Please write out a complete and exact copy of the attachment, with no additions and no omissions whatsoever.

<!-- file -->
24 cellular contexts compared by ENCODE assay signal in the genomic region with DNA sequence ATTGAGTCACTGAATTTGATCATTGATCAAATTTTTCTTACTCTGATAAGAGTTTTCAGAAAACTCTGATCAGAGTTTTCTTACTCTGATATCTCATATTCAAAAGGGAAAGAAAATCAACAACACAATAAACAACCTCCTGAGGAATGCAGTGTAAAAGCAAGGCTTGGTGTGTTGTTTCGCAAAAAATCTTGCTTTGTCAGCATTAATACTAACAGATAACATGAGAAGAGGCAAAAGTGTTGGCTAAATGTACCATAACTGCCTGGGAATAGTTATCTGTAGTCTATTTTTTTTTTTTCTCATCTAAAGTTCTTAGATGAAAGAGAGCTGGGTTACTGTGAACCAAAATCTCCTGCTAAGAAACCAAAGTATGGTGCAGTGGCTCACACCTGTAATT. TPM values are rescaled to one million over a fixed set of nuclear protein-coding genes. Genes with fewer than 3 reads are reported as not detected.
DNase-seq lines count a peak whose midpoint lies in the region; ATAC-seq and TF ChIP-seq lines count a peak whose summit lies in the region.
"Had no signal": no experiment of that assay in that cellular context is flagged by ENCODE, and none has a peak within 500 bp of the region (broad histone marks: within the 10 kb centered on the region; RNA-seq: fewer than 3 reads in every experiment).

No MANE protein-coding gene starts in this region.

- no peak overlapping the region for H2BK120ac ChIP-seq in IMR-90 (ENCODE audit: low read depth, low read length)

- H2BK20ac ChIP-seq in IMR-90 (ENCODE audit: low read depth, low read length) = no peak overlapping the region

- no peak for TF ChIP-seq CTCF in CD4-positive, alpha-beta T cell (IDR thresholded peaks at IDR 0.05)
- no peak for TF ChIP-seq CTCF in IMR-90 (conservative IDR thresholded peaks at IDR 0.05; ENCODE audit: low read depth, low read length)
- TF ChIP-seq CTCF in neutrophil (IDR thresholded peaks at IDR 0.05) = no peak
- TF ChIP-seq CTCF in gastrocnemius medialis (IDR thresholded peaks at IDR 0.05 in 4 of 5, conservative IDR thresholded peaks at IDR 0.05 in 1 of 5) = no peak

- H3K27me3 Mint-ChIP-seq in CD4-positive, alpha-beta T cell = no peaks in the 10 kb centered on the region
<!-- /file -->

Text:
24 cellular contexts compared by ENCODE assay signal in the genomic region with DNA sequence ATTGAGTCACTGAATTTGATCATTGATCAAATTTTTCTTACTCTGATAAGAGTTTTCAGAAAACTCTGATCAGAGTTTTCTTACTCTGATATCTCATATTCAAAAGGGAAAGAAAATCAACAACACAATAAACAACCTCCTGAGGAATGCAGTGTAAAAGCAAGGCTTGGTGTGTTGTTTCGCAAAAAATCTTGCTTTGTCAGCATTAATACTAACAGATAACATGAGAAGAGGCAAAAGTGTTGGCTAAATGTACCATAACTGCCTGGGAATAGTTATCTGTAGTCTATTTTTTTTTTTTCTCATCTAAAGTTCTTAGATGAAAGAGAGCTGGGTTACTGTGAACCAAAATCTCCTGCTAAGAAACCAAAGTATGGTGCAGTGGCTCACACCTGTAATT. TPM values are rescaled to one million over a fixed set of nuclear protein-coding genes. Genes with fewer than 3 reads are reported as not detected.
DNase-seq lines count a peak whose midpoint lies in the region; ATAC-seq and TF ChIP-seq lines count a peak whose summit lies in the region.
"Had no signal": no experiment of that assay in that cellular context is flagged by ENCODE, and none has a peak within 500 bp of the region (broad histone marks: within the 10 kb centered on the region; RNA-seq: fewer than 3 reads in every experiment).

No MANE protein-coding gene starts in this region.

- no peak overlapping the region for H2BK120ac ChIP-seq in IMR-90 (ENCODE audit: low read depth, low read length)

- H2BK20ac ChIP-seq in IMR-90 (ENCODE audit: low read depth, low read length) = no peak overlapping the region

- no peak for TF ChIP-seq CTCF in CD4-positive, alpha-beta T cell (IDR thresholded peaks at IDR 0.05)
- no peak for TF ChIP-seq CTCF in IMR-90 (conservative IDR thresholded peaks at IDR 0.05; ENCODE audit: low read depth, low read length)
- TF ChIP-seq CTCF in neutrophil (IDR thresholded peaks at IDR 0.05) = no peak
- TF ChIP-seq CTCF in gastrocnemius medialis (IDR thresholded peaks at IDR 0.05 in 4 of 5, conservative IDR thresholded peaks at IDR 0.05 in 1 of 5) = no peak

- H3K27me3 Mint-ChIP-seq in CD4-positive, alpha-beta T cell = no peaks in the 10 kb centered on the region